Thursday, December 8, 2011

Trying to Save the Postal Service

Reading and hearing this week about the drastic steps the Postal Service is taking to save themselves from bankruptcy, I was reminded that for years my wife has been doing all she can to single-handedly save the Service.  For instance she sends birthday cards to about twenty relatives and friends a year and, in spite of my subscription to Blue Mountain, wouldn’t know how to do so electronically.

For my part, I have resisted paying any bills electronically, choosing instead to write checks and stick them in the mail, in spite of the fact that every month or so, one gets buried on my desk and I end up having to pay late fees.

Sending all these bills and cards and the occasional letter or thank you note means we go through a lot of stamps.  The process of choosing those stamps (and sending our request by mail) has become a ritual.

My stamp supply starts the process.  When she runs low she checks my supply to see if I am ready for a new batch.  If not, she raids my supply until I need to order.  Then she brings me the book with the most current issues.  I choose those I want and then she picks hers.  We have been doing this for years, much before the Forever stamps.

The other day I asked her why this stamp selection was a tiered process; why we didn’t hunker down together over a glass of wine and select our stamps.  Her response was that we didn’t have the same choice of stamps and she needs to know if there is overlap between my choices before she made her final decision.  That surprised me enough to ask for an example.

“You pick people. I, on the other hand, am inclined to events.”

I knew she had stamps for birthdays.  “Celebrate!” is the current choice.  And she has “Love”, now in one of its several morphed forms as a floral motif.  And she has a New England scene by Dennis Hopper that just came out.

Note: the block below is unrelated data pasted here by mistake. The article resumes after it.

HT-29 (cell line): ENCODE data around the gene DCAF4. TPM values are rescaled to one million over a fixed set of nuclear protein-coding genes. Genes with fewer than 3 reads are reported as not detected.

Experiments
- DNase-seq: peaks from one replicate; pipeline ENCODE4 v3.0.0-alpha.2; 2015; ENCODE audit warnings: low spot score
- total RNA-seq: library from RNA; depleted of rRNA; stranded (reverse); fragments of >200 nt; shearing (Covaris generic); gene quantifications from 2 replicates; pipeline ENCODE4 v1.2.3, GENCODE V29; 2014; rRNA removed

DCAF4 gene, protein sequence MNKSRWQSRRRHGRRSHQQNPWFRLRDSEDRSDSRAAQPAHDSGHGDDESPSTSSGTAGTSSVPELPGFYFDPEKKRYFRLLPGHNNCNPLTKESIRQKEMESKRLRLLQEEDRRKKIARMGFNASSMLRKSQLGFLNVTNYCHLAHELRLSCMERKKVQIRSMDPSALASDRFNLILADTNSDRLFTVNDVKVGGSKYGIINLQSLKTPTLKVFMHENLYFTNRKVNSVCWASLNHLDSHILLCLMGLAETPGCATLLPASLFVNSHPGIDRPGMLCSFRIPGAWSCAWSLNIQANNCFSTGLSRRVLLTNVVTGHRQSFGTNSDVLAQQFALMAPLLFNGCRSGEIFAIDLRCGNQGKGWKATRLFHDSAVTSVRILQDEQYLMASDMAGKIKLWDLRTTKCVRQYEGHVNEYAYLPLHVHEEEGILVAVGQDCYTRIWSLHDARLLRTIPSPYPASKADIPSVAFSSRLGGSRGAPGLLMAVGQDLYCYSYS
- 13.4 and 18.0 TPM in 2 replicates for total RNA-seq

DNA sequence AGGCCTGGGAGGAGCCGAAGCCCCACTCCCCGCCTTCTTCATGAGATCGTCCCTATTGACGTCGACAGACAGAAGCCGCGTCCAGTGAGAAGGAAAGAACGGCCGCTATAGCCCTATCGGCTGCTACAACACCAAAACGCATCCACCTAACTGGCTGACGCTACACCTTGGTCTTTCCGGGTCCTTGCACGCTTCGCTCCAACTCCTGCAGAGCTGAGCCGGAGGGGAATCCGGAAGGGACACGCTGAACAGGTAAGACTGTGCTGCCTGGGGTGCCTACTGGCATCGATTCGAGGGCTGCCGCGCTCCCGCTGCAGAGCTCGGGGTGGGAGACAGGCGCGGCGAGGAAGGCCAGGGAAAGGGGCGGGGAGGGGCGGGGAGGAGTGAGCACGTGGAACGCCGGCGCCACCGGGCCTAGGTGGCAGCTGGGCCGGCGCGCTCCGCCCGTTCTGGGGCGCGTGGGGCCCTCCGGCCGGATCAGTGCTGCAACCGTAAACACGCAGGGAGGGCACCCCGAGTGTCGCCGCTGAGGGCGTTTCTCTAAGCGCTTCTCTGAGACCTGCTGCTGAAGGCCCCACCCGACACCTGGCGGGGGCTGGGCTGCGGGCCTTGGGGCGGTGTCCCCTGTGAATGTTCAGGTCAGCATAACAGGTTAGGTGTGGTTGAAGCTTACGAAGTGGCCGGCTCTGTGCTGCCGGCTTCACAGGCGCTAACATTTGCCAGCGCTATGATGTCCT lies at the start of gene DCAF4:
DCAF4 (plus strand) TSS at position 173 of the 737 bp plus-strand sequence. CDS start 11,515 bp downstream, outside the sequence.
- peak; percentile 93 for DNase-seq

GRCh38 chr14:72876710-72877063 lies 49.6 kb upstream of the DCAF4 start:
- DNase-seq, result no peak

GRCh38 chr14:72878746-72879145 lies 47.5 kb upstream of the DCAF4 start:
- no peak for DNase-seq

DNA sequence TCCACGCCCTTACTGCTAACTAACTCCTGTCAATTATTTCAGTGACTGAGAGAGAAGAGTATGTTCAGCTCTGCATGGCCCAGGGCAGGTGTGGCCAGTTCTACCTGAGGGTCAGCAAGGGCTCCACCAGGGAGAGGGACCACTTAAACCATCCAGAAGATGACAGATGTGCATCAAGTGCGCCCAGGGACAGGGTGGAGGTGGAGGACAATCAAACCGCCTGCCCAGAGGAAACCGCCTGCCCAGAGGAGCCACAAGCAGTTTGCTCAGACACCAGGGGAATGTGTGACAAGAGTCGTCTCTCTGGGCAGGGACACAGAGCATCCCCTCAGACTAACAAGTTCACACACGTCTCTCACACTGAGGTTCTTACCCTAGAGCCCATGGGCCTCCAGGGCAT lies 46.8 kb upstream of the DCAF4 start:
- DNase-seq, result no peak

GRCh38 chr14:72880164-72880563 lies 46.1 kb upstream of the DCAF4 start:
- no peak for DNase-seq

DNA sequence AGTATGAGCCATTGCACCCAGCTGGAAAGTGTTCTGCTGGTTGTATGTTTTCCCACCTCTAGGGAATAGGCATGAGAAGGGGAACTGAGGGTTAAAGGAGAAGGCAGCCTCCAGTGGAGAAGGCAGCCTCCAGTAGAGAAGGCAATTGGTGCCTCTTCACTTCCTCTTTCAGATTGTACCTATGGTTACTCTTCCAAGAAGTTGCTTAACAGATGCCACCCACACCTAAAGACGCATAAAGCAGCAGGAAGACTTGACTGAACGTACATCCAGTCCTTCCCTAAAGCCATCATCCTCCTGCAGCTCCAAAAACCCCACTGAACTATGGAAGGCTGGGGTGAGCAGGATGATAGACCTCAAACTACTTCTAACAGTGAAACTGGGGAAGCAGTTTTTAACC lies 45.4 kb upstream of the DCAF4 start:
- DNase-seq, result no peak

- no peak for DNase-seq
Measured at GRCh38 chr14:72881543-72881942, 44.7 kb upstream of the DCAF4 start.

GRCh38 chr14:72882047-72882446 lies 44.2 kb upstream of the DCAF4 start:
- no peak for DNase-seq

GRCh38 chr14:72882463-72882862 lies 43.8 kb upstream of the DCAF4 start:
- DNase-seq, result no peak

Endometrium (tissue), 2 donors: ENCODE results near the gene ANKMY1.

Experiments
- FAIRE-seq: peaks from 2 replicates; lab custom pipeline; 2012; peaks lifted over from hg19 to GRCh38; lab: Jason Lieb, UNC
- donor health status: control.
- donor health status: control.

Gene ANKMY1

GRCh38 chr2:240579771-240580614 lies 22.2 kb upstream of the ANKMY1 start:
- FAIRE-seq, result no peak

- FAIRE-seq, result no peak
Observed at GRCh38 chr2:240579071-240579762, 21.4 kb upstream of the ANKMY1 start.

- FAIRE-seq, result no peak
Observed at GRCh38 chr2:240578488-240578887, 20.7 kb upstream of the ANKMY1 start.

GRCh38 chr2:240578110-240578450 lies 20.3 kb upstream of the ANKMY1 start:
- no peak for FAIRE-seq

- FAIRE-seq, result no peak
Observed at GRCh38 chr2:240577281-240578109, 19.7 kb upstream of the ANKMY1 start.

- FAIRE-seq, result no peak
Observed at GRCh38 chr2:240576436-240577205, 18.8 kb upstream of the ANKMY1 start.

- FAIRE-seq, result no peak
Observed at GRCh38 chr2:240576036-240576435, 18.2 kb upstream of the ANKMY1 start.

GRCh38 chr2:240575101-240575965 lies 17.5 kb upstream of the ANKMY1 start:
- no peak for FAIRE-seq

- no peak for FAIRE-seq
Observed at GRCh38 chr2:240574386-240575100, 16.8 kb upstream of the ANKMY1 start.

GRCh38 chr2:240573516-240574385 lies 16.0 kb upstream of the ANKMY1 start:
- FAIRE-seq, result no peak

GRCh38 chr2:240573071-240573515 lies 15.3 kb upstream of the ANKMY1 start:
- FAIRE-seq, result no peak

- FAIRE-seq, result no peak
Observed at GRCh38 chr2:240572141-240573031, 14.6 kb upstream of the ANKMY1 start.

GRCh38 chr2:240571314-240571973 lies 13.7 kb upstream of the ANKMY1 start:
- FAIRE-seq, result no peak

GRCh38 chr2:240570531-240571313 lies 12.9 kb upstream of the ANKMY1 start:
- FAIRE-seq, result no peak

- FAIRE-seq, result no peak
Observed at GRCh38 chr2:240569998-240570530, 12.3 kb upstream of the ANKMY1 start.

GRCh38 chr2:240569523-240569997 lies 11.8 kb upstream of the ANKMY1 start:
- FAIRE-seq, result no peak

I have the Pixel series.  Not out of respect for Steve Jobs so much as I think they’re cute and show that I am in touch with my warmer side.  If they don’t, then surely the “Sunday Funnies” collection does.  And I have some  “Legends of Hollywood”, currently featuring Gregory Peck and Katherine Hepburn, in case anyone missed the fact that am an Actor, soon to get a SAG card.  Looking through my stamp drawer I also find Kate Smith, Mark Twain, Ronald Reagan, and Mother Theresa.  Mary will probably raid those when her supply runs low.

About the only stamps I have that are not “people” are those for The Merchant Marine and Go Green.

I read an article not too long ago where the author was using how you loaded your toilet paper on the roll as an indication of personality.  I saw another where your favorite colors determined whether you were extroverted or introverted.  Whether you favor your right or left hand has many indications for your life pattern, including susceptibility to diabetes, according to the W SJ.

So, maybe there is meaning about our differences in what stamps we choose.

I just don’t know what it means.  Do any of you have a clue?

Joan Didion recently came out with a book about her daughter’s death.  That prompted me to think about survivors.  Next posting will take a look at that condition and I’ll cover a very interesting interview she gave.